Liza Picard's Elizabeth's London
completes a trilogy of books on London throughout history, starting with Restoration London
and followed by Dr Johnson's London
. From the outset, Picard admits that Elizabethan London proved an even greater challenge to reconstruct, as "few buildings survive", and "artefacts and clothes from the time are rare". Nevertheless, through painstaking detail, Picard wonderfully recreates the crowded chaotic sights and smells of everyday life in late 16th-century London.
Her journey starts, like so many admirers of the city from Chaucer to Ackroyd, on the river Thames, "a uniform opaque grey" in Elizabeth's time, but "fairly unpolluted, judging from all the fish in it," and "a superb processional route between the royal palaces." From here Picard surveys London life, from its main streets, its water supply and its civic buildings of timber and stone, to the houses, people, clothes, food, drink and entertainment that defined one of the most prosperous cities in 16th-century Europe.
Everything is told in all its raw, sensual detail, from the ways in which "the butcher's professional skills" were used to disembowel those unfortunate enough to be convicted of capital offences, to the cost of pins for dressmaking--one shilling and eight pence per thousand. At times, the sheer detail of Picard's book can be overwhelming, and there is no specific argument that unites her observations, but the sheer scale of information is extremely impressive. -Jerry Brotton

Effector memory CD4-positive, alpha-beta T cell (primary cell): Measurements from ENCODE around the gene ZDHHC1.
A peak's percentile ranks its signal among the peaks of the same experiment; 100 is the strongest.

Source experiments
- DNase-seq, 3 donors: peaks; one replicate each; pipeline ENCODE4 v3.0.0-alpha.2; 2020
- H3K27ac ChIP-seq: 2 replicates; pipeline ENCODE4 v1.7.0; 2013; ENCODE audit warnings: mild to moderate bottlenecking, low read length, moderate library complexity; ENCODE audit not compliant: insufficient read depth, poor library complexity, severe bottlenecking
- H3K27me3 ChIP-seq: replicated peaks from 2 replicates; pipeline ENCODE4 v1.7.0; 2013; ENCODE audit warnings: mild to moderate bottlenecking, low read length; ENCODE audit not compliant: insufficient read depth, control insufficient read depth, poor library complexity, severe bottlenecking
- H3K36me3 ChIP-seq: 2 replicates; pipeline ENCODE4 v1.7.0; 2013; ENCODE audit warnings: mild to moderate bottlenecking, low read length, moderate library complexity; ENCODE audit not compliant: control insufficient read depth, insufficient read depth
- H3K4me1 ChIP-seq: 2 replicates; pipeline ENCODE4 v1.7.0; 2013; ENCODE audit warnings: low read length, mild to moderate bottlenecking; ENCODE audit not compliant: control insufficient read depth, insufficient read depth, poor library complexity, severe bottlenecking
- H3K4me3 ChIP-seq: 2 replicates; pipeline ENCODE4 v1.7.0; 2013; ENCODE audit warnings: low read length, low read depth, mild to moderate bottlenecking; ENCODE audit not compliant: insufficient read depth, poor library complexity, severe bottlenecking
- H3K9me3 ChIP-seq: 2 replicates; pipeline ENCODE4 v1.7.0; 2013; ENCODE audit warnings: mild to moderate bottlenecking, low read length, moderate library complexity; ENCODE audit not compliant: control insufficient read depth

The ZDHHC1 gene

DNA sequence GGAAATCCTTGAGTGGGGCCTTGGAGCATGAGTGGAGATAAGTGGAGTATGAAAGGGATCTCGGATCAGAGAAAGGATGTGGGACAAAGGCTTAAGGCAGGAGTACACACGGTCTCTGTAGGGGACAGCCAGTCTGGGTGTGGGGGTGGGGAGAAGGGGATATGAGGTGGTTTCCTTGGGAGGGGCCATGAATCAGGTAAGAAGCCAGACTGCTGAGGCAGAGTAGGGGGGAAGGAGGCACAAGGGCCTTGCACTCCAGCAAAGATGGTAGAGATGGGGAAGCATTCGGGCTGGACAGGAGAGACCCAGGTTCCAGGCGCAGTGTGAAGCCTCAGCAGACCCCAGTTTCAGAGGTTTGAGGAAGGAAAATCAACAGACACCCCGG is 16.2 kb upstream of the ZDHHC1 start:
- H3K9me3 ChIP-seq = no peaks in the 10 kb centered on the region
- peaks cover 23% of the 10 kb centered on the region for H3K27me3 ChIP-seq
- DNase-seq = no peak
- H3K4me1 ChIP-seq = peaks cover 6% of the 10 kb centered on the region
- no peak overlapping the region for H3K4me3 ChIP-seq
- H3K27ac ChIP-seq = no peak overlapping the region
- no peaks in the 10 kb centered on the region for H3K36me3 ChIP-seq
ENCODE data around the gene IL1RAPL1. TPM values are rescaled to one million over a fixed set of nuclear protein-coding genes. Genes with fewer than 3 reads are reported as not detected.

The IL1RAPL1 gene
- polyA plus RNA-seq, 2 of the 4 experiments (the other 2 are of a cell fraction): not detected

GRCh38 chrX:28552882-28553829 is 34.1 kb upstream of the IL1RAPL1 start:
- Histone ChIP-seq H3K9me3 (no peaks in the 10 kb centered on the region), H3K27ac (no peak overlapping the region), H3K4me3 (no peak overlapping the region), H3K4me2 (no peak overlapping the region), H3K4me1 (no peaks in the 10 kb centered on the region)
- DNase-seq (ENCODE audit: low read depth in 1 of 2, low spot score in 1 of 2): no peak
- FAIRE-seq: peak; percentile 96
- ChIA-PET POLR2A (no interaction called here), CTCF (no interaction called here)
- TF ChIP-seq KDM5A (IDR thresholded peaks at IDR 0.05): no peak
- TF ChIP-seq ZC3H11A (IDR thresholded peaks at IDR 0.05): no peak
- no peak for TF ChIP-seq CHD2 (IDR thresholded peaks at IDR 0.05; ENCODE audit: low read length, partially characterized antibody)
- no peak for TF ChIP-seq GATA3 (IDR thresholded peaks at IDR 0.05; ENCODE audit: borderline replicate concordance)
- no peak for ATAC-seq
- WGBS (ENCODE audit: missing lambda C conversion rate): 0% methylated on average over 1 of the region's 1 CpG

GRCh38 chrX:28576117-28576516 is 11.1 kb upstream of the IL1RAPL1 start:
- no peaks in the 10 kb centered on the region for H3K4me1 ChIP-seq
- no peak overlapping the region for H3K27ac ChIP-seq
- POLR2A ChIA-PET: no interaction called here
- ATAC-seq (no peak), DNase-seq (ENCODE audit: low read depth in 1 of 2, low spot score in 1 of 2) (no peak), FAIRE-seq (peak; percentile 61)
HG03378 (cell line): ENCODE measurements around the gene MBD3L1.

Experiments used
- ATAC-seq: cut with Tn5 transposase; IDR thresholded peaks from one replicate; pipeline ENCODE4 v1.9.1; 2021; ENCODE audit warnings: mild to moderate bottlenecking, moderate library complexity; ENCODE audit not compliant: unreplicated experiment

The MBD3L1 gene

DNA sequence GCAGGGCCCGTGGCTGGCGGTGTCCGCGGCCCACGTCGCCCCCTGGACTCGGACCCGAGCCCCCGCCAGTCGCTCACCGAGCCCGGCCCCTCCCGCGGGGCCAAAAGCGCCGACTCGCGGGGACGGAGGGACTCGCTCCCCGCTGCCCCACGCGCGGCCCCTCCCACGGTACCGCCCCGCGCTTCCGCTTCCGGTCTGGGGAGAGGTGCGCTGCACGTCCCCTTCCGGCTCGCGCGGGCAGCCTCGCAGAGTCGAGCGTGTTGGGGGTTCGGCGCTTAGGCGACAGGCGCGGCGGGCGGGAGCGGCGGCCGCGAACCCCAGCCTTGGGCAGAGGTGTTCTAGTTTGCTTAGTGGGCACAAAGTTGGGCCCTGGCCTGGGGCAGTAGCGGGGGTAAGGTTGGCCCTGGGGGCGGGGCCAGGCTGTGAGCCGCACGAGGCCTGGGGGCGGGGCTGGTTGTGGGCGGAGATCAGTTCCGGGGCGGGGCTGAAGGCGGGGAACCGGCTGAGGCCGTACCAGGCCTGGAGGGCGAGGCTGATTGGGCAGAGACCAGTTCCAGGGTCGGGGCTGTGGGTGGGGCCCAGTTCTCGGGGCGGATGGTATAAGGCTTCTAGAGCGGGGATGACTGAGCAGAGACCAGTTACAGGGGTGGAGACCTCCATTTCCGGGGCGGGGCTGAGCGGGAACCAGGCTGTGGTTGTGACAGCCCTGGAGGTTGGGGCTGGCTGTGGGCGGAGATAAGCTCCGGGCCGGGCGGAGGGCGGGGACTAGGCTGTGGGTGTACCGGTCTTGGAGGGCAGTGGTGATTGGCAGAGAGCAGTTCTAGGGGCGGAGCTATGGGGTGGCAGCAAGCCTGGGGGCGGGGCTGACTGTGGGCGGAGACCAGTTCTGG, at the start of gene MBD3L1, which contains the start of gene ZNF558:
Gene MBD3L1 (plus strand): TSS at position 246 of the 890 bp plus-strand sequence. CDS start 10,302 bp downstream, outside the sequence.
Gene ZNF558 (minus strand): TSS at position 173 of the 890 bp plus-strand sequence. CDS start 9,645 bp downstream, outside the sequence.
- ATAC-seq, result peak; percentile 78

--This text refers to an out of print or unavailable edition of this title.
this is a book for ducking and weaving through.... this makes satisfying toilet reading - especially the bits about how private loos in the age of Shakespeare were even nastier than our nastiest public loos today. (Christopher Bray THE DAILY TELEGRAPH
Liza Picard brilliantly captures the spirit of the age. (EXPRESS
ELIZABETH'S LONDON is satisfyingly rich and substantial. (Daniel Hahn AROUND THE GLOBE